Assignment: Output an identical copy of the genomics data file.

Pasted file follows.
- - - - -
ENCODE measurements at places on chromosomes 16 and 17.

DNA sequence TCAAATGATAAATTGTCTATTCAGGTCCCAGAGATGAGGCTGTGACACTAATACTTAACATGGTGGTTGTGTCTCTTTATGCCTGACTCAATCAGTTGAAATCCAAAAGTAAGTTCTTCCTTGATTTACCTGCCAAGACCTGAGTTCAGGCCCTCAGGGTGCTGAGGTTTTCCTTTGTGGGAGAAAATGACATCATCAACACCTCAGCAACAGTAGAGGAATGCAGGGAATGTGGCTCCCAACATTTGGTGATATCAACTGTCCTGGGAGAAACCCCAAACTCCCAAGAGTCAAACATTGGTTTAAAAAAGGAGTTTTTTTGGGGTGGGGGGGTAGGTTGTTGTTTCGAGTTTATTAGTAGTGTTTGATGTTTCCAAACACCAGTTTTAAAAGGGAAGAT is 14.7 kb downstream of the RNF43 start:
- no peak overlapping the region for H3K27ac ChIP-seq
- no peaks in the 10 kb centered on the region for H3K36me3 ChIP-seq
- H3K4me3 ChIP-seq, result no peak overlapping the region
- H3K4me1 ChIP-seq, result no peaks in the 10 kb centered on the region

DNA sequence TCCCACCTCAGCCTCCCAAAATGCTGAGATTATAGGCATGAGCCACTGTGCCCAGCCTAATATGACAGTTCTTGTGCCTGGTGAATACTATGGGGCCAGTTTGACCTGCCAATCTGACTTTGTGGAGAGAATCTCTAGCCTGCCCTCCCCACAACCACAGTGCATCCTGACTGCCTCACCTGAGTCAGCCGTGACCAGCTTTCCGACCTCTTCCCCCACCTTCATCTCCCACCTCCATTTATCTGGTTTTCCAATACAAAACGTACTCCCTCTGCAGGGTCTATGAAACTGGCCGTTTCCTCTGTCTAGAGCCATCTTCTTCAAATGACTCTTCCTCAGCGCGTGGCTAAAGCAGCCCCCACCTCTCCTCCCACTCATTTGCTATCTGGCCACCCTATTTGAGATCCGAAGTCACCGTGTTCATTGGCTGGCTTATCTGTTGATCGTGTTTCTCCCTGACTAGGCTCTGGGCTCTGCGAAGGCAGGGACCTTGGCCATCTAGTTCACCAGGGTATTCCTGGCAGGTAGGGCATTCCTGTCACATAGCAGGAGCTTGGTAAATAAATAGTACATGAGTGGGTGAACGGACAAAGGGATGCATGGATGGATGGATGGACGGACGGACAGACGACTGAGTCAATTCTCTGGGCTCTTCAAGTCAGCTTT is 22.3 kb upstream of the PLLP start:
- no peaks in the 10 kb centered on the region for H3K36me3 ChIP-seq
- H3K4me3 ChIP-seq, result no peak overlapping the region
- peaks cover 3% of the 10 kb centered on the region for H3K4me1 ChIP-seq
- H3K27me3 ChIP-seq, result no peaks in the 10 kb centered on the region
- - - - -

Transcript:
ENCODE measurements at places on chromosomes 16 and 17.

DNA sequence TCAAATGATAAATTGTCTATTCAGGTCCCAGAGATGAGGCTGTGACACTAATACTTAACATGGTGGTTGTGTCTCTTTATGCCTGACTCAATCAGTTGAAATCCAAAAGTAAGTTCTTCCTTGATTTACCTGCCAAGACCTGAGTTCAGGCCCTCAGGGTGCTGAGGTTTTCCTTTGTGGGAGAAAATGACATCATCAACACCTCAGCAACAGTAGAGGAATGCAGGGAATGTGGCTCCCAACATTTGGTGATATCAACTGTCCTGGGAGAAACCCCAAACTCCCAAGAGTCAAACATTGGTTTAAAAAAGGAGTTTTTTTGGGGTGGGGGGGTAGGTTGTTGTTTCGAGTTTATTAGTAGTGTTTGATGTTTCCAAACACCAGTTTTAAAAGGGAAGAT is 14.7 kb downstream of the RNF43 start:
- no peak overlapping the region for H3K27ac ChIP-seq
- no peaks in the 10 kb centered on the region for H3K36me3 ChIP-seq
- H3K4me3 ChIP-seq, result no peak overlapping the region
- H3K4me1 ChIP-seq, result no peaks in the 10 kb centered on the region

DNA sequence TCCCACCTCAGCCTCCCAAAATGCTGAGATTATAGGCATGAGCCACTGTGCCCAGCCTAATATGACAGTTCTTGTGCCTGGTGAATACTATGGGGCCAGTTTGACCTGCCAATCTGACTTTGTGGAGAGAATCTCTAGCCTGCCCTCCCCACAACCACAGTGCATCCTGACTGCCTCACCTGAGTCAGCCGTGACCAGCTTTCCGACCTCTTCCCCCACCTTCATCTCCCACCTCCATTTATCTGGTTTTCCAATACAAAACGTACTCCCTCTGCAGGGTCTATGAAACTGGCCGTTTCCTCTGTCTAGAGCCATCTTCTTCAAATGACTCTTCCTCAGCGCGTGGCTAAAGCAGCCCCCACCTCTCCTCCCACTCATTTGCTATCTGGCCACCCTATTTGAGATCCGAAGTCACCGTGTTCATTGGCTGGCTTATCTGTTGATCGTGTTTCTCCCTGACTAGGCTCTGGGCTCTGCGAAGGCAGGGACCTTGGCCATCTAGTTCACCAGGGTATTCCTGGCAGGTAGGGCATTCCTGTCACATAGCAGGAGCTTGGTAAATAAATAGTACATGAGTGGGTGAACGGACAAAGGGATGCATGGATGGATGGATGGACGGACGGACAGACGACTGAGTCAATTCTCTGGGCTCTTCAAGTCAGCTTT is 22.3 kb upstream of the PLLP start:
- no peaks in the 10 kb centered on the region for H3K36me3 ChIP-seq
- H3K4me3 ChIP-seq, result no peak overlapping the region
- peaks cover 3% of the 10 kb centered on the region for H3K4me1 ChIP-seq
- H3K27me3 ChIP-seq, result no peaks in the 10 kb centered on the region